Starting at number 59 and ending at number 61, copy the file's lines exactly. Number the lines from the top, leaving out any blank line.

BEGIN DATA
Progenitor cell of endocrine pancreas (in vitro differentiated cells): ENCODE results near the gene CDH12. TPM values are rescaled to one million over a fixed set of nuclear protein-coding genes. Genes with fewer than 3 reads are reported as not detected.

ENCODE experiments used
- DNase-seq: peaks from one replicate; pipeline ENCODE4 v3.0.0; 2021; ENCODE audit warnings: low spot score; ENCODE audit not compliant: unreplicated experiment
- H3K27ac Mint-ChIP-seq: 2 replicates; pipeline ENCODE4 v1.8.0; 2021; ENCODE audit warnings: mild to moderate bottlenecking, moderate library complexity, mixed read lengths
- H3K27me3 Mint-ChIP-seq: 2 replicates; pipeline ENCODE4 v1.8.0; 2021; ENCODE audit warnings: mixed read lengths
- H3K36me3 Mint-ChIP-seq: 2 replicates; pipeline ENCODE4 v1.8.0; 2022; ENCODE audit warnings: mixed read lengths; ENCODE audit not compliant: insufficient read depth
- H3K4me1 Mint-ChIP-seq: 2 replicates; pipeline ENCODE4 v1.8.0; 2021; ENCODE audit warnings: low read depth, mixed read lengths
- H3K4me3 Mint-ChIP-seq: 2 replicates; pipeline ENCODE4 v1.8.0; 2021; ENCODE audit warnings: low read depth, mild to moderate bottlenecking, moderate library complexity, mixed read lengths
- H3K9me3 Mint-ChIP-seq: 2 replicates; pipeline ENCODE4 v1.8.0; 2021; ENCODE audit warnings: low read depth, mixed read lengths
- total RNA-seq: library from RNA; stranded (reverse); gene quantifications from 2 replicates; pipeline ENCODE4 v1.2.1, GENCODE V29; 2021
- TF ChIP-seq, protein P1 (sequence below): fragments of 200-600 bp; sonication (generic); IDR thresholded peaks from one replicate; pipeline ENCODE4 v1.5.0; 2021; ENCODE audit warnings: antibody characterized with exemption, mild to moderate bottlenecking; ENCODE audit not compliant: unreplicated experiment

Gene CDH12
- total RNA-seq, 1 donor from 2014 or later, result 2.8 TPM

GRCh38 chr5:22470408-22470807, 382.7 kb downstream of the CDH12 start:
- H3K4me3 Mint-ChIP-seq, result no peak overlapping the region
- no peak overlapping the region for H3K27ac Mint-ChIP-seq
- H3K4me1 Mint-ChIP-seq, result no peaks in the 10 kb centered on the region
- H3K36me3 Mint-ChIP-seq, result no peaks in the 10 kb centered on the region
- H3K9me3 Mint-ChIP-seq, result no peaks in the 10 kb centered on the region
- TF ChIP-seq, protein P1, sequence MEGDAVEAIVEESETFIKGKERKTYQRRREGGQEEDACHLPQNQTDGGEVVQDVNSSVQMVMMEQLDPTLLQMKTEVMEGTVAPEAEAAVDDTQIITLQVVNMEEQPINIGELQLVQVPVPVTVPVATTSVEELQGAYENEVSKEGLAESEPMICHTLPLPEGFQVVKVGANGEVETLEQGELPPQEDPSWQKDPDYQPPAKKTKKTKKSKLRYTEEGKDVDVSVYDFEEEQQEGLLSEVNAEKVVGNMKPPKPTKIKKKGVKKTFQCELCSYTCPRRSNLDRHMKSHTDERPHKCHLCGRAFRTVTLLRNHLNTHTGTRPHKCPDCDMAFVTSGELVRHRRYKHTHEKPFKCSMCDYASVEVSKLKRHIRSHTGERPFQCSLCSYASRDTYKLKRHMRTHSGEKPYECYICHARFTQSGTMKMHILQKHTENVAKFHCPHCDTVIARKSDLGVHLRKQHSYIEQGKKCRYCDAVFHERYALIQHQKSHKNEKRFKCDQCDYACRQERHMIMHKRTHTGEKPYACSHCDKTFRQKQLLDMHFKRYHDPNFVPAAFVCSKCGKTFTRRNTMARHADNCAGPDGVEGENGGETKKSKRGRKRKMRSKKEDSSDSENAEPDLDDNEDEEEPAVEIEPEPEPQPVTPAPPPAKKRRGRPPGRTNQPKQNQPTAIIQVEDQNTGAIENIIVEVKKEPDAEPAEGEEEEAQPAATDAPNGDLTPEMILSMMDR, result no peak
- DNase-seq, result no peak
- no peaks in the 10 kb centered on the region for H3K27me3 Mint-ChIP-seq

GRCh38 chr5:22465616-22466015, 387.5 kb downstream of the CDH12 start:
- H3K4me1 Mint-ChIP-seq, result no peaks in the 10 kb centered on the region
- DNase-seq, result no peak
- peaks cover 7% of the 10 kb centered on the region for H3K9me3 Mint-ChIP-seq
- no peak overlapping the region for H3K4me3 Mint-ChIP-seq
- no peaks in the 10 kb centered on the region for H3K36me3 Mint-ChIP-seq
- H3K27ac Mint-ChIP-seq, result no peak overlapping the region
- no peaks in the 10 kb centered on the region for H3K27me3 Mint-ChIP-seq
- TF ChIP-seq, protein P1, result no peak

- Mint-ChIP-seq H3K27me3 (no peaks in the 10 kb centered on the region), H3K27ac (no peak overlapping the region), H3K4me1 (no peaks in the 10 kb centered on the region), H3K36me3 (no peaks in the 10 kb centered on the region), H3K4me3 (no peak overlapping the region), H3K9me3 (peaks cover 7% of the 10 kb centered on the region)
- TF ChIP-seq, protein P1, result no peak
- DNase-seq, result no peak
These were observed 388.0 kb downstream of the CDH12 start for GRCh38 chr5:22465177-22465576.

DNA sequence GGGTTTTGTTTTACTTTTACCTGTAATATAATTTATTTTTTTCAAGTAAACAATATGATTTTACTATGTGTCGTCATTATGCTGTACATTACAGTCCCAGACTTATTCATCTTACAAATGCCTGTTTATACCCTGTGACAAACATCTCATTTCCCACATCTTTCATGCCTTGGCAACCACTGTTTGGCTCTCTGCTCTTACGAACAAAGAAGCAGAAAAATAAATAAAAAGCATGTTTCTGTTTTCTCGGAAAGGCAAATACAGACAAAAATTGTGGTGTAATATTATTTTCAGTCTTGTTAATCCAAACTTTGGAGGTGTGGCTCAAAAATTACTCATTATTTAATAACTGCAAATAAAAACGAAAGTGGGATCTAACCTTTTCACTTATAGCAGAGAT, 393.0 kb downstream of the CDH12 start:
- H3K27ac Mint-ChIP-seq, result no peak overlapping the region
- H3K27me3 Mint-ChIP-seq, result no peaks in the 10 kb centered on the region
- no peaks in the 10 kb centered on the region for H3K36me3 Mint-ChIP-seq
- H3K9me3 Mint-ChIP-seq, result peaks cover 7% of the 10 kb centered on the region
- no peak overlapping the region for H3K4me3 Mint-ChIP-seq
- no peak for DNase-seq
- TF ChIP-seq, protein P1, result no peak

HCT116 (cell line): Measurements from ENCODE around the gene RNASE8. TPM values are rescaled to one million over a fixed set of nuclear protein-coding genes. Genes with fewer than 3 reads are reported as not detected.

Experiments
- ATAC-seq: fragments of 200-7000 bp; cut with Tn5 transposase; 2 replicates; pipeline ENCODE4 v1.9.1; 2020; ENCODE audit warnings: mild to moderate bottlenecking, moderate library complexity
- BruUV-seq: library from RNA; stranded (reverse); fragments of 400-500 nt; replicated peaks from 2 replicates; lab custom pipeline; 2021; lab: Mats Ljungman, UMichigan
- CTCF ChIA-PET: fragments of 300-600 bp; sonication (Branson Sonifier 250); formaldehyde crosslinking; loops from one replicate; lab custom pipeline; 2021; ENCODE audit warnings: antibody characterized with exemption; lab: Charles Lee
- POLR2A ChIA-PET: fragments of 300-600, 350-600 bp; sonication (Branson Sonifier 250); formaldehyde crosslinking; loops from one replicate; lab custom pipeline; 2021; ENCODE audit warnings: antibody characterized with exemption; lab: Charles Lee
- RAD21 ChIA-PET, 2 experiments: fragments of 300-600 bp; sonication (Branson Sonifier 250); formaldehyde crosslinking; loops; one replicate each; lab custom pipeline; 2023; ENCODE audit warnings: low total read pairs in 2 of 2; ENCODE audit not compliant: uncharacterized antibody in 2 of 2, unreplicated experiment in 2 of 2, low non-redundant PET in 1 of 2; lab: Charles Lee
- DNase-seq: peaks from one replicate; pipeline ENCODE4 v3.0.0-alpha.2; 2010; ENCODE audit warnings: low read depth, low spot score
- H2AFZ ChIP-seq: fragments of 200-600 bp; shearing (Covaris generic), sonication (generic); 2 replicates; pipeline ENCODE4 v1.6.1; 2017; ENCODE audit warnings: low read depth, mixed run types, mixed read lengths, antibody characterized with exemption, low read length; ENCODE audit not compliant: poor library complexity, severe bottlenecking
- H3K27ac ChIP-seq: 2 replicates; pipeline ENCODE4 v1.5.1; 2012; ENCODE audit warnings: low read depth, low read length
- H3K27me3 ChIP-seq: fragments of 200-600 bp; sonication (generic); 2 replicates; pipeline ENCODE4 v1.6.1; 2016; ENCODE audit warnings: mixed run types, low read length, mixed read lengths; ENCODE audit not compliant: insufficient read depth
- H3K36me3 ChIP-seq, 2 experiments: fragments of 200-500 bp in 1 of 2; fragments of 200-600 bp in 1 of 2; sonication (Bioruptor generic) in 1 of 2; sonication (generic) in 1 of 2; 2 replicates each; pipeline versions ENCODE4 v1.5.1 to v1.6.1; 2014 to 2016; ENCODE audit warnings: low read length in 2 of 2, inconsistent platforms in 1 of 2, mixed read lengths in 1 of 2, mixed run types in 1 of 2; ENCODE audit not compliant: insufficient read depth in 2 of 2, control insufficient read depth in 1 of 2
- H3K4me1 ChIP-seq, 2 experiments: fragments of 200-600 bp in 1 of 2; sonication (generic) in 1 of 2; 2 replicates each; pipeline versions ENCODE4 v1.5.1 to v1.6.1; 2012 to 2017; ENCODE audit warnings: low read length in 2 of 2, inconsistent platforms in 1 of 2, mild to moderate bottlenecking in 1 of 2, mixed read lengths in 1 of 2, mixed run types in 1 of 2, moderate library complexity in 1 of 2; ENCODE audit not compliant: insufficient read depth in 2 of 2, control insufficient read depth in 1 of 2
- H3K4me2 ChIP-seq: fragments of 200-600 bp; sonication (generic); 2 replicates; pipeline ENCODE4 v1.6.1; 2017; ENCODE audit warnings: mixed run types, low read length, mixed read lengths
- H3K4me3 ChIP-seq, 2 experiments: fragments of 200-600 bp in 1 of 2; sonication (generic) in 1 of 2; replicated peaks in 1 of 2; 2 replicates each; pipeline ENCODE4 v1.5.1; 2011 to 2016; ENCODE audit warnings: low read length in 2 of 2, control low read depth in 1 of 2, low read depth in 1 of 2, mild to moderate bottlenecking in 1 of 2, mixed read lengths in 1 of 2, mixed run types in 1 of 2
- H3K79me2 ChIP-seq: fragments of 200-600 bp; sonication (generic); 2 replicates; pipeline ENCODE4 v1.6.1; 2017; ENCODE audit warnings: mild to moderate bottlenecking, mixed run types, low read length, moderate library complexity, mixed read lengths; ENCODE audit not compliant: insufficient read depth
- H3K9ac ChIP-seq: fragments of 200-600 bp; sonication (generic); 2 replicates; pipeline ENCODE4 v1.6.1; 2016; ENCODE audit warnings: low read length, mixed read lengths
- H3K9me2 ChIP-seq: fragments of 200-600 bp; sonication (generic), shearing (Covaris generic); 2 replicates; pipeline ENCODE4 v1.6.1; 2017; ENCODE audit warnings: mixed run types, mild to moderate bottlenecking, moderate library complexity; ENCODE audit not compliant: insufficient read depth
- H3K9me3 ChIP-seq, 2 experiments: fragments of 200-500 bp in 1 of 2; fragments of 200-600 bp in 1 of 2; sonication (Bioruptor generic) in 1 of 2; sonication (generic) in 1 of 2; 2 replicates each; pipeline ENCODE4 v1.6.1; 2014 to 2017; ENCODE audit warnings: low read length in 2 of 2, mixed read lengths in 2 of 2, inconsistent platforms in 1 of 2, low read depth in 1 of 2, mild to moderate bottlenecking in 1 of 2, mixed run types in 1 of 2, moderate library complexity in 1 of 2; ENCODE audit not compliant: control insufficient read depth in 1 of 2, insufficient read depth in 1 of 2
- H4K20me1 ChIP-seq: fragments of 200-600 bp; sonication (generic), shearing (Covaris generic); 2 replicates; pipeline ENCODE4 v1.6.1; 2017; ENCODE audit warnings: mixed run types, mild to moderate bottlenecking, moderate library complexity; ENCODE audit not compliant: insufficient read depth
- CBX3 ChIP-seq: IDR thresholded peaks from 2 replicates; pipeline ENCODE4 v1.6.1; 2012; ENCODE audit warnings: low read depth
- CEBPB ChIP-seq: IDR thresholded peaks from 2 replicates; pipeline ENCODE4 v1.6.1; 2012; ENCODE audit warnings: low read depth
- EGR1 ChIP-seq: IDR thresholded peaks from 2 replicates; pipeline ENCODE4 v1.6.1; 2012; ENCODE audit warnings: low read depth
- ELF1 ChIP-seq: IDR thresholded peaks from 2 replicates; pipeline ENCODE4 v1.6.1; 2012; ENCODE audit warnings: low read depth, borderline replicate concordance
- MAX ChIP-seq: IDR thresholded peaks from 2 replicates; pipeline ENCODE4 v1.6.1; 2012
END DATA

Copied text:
- H3K79me2 ChIP-seq: fragments of 200-600 bp; sonication (generic); 2 replicates; pipeline ENCODE4 v1.6.1; 2017; ENCODE audit warnings: mild to moderate bottlenecking, mixed run types, low read length, moderate library complexity, mixed read lengths; ENCODE audit not compliant: insufficient read depth
- H3K9ac ChIP-seq: fragments of 200-600 bp; sonication (generic); 2 replicates; pipeline ENCODE4 v1.6.1; 2016; ENCODE audit warnings: low read length, mixed read lengths
- H3K9me2 ChIP-seq: fragments of 200-600 bp; sonication (generic), shearing (Covaris generic); 2 replicates; pipeline ENCODE4 v1.6.1; 2017; ENCODE audit warnings: mixed run types, mild to moderate bottlenecking, moderate library complexity; ENCODE audit not compliant: insufficient read depth